Watch CBS News

Anti-Freeze Blamed For South Miami-Dade Cat Deaths

SOUTHWEST MIAMI-DADE (CBS4) -A chemical found in virtually every car on the road, and in many home garages, has been blamed for the death of more than a dozen cats in the Hammocks area of Southwest Miami-Dade. Unknown is whether the cats were given the chemical, or whether they found it on their own.

The chemical is ethylene glycol, found in a lot of products but most common in anti-freeze or radiator coolant.

According to Dr. Maria Serrano, chief veterinarian with Miami-Dade animal services, blood tests taken during the necropsies of multiple cats points to ethylene glycol poisoning. Dr. Serrano said all cats showed signs of severe kidney failure and electrolyte imbalance.

The cats were found dead or dying in the Hammocks neighborhood around November 21st. They were strays, but Concetta Ciaccio and her daughters called them by name. For years, they came to Ciaccio's house on 147th place for food. Ciaccio says she started feeding the cats after people moved away and abandoned them following Hurricane Andrew.

That changed when she spotted dead cats in her yard and on the street.

A county investigation was started, and cat bodies were taken so tests could be done. It was those tests which pointed to the coolant as the culprit.

"It's deadly to not only cats but dogs and humans too," Ciaccio said Thursday night,  "so it's scary it's scary to think that you know if this was layng around people could have gotten hurt, so it's very sad."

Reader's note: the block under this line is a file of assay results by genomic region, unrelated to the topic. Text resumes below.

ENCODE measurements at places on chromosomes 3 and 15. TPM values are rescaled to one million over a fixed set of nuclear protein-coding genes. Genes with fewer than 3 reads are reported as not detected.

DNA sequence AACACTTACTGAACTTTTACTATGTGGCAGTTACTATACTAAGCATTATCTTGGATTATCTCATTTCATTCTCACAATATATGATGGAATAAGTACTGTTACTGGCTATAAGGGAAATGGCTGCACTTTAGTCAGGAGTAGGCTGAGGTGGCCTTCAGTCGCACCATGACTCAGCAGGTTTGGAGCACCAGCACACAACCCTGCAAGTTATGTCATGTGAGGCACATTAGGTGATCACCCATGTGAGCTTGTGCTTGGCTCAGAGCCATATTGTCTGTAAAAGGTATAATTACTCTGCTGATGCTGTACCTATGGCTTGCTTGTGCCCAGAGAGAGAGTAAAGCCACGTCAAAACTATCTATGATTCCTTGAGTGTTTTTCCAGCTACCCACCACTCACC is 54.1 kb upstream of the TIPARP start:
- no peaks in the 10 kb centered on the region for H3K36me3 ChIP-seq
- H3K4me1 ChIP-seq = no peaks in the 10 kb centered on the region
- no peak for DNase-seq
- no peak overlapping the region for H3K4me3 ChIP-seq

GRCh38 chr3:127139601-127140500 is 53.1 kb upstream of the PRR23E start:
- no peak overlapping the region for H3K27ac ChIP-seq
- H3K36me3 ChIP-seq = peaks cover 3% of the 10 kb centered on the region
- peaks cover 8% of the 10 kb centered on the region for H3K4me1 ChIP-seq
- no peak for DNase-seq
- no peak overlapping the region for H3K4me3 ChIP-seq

While it was clear the cats were poisoned, it may be impossible to determine if the deaths were deliberate. Ethylene Glycol can taste good to animals, and can be fatal within hours after it is  consumed. Pets can be attracted to the chemical, and if spilled on the ground they may lick it up. Usually, experts say, animals will prefer water over the chemical.

Veterinarian Ron Hines, in an online column, said Ethylene Glycol  "has been the most common cause of serious accidental poisoning of dogs and cats" since it was first used in antifreeze in 1927.

The chemical first makes pets look like they are drunk, then affects liver function and kills them.

Megan Closer of the Cat Network said Thursday her organization would like to work with people in the Hammocks neighborhood, as they have in Miami Beach,  to help reduce the cat population which grew because most of the strays bred without restraint.

It's a very unfortunate situation," said Clouser, and this is exactly why we are encouraging people to fix the cat they are feeding in their backyard.There are humane alternatives to dealing with the cat overpopulation problem."

What is not known, and may never be known,  is if the South-Dade cats accidentally consumed the poison, of if they were intentionally made to consume the chemical.

View CBS News In
CBS News App Open
Chrome Safari Continue
Be the first to know
Get browser notifications for breaking news, live events, and exclusive reporting.